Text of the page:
Many assume that any initial job loss accompanying new technology harms the economy and further impoverishes the most vulnerable, whether fast food workers or truck drivers. It’s true that losing a job can be an individual hardship, but are these same pundits ready to denounce the creation of the light bulb as an economic scourge because it put the candle makers out of business?

Just as blacksmithing dwindled with the decline of the horse-drawn buggy, economic demand for certain jobs waxes and wanes. Jobs arise and continue to exist for the sole reason of satisfying consumer demands, and the consumer’s demands are continuously evolving. Once gas heating devices became available, most people decided that indoor fires were dirtier, costlier, and less effective at heating and cooking, so they switched. While the change temporarily disadvantaged those in the chimney-sweeping business, the added value of the gas stove vastly improved the quality of life for everyone, chimney sweeps included.

There were no auto mechanics before the automobile and no web designers before the Internet. It is impossible to predict all the new employment opportunities a technology will create beforehand. Countless jobs exist today that were unthinkable in 1995 — and 20 years from now, people will be employed in ways we cannot yet begin to imagine, with the driverless car as a key catalyst.

The historical perspective doesn’t assuage the naysayers. If some jobs can go extinct, couldn’t all jobs go extinct?

Yes, every job we now know could someday disappear — but so what? Specific jobs may come and go, but that doesn’t mean we will ever see a day when labor is no longer demanded.

Economist David Ricardo demonstrated in 1817 that each person has a comparative advantage due to different opportunity costs. Each person is useful, and no matter how unskilled he or she may be, there will always be something that each person has a special advantage in producing. When this diversity of ability and interest is coupled with the infinite creativity of freely acting individuals, new opportunities will always arise, no matter how far technology advances.

Neither jobs nor labor are ends in themselves — they are mere means to the goal of wealth production. This does not mean that every person is concerned only with getting rich, but as Henry Hazlitt wrote in Economics in One Lesson, real wealth consists in what is produced and consumed: the food we eat, the clothes we wear, the houses we live in. It is railways and roads and motor cars; ships and planes and factories; schools and churches and theaters; pianos, paintings and hooks.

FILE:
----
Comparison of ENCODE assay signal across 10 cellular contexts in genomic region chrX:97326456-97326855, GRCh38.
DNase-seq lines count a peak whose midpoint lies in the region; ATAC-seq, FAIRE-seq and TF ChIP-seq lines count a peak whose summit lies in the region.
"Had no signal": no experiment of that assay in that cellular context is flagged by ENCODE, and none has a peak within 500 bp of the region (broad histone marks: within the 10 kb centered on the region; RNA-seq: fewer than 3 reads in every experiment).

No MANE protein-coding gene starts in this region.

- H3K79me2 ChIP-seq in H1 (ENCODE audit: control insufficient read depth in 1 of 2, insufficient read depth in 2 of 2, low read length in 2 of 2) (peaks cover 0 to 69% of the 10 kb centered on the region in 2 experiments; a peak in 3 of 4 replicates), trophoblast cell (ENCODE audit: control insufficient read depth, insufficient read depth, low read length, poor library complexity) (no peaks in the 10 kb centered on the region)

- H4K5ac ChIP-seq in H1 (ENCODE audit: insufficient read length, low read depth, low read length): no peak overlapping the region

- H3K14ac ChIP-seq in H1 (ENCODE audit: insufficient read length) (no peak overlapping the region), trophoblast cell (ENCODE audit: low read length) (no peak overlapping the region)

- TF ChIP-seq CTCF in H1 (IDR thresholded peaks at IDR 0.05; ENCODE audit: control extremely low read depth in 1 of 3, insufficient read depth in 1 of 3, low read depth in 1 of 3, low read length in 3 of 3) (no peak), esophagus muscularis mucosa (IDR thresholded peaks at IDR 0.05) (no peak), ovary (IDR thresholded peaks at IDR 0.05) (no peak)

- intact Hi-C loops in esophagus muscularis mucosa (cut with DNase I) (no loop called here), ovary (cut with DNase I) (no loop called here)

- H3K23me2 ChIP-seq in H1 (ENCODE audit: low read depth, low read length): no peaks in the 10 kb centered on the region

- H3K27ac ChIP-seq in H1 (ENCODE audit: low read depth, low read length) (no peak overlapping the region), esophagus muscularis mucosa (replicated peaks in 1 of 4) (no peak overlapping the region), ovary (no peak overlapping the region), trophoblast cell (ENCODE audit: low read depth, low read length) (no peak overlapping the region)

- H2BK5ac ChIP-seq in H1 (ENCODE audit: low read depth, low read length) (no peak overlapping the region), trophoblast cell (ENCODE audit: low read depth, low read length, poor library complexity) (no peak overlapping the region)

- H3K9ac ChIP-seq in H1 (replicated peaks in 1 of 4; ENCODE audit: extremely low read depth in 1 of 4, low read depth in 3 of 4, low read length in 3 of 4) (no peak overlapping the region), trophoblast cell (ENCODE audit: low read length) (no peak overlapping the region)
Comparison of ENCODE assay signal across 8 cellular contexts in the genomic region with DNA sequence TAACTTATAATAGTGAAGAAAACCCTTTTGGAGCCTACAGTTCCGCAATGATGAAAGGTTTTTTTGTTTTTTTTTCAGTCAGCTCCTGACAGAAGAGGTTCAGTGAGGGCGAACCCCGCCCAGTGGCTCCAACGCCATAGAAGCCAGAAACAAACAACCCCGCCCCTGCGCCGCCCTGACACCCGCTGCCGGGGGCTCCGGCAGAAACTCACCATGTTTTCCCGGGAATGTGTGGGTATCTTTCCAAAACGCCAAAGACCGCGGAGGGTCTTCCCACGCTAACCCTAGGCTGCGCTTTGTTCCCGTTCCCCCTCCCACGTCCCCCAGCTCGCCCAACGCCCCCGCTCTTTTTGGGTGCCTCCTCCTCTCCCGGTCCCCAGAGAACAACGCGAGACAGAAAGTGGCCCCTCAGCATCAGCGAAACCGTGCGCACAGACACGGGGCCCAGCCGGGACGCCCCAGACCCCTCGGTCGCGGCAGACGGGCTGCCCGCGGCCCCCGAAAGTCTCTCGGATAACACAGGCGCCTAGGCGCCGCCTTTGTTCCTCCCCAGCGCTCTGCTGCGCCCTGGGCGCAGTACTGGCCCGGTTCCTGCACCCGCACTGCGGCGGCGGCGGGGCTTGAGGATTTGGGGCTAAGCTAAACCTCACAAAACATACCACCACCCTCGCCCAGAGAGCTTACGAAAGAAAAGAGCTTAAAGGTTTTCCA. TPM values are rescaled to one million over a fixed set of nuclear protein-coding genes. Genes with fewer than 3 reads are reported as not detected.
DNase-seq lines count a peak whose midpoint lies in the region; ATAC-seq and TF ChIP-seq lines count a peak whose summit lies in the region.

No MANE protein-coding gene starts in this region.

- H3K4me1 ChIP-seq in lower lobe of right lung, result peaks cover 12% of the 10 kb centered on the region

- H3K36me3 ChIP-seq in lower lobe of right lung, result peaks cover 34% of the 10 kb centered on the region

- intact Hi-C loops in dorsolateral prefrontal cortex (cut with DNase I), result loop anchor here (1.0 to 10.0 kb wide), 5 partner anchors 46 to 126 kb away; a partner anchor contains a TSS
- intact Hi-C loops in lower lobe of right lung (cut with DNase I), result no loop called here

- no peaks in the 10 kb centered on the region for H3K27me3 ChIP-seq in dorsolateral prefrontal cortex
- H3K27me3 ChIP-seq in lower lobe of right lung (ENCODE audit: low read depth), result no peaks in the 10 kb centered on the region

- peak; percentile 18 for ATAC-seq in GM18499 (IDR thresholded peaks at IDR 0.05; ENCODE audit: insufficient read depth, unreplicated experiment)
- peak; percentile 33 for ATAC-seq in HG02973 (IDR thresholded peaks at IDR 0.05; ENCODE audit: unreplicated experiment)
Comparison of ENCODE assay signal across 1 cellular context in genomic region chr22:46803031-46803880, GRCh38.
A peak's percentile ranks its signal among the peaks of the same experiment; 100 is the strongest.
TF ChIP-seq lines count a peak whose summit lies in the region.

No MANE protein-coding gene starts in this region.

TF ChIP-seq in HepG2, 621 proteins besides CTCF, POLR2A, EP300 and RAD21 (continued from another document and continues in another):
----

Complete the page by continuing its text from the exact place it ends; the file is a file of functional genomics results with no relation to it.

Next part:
In other words, wealth is the ability to fulfill subjective human desires, whether that means having fresh fruit at your local grocery or being able to easily get from point A to point B. Labor is simply a means to these ends. Technology, in turn, allows labor to become far more efficient, resulting in more wealth diffused throughout society.

Everyone knows that using a bulldozer to dig a ditch in an hour is preferable to having a whole team of workers spend all day digging it by hand. The “surplus” workers are now available to do something else in which they can produce more highly valued goods and services.  Over time, in an increasingly specialized economy, productivity rises and individuals are able to better serve one another through mutually beneficial exchanges in the market. This ongoing process of capital accumulation is the key to all meaningful prosperity and the reason all of humanity has seen an unprecedented rise in wealth, living standards, leisure, and health in the past two centuries.

Technology is always uncertain going forward. Aldous Huxley warned in 1927 that jukeboxes would put live artists out of business. Time magazine predicted the computer would wreak economic chaos in the 1960s.

Today, on the cusp of one of the biggest innovations since the Internet, there is, predictably, similar opposition. But those who wring their hands at the prospect of the driverless car fail to see that its greatest potential lies not in reducing pollution and road deaths, nor in lowering fuel costs and insurance rates, but rather in its ability to liberate billions of hours of human potential that truckers, taxi drivers, and commuters now devote to focusing on the road.

No one can know exactly what the future will look like, but we know where we have been, and we know the principles of human flourishing that have guided us here.

If society is a car, trade is the engine — and technology is the gas. It drives itself. Enjoy the ride.

Will Tippens

Will Tippens is a recent law school graduate living in Memphis.

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Health Insurance Is Illegal by Warren C. Gibson

Health insurance is a crime. No, I’m not using a metaphor. I’m not saying it’s a mess, though it certainly is that. I’m saying it’s illegal to offer real health insurance in America. To see why, we need to understand what real insurance is and differentiate that from what we currently have.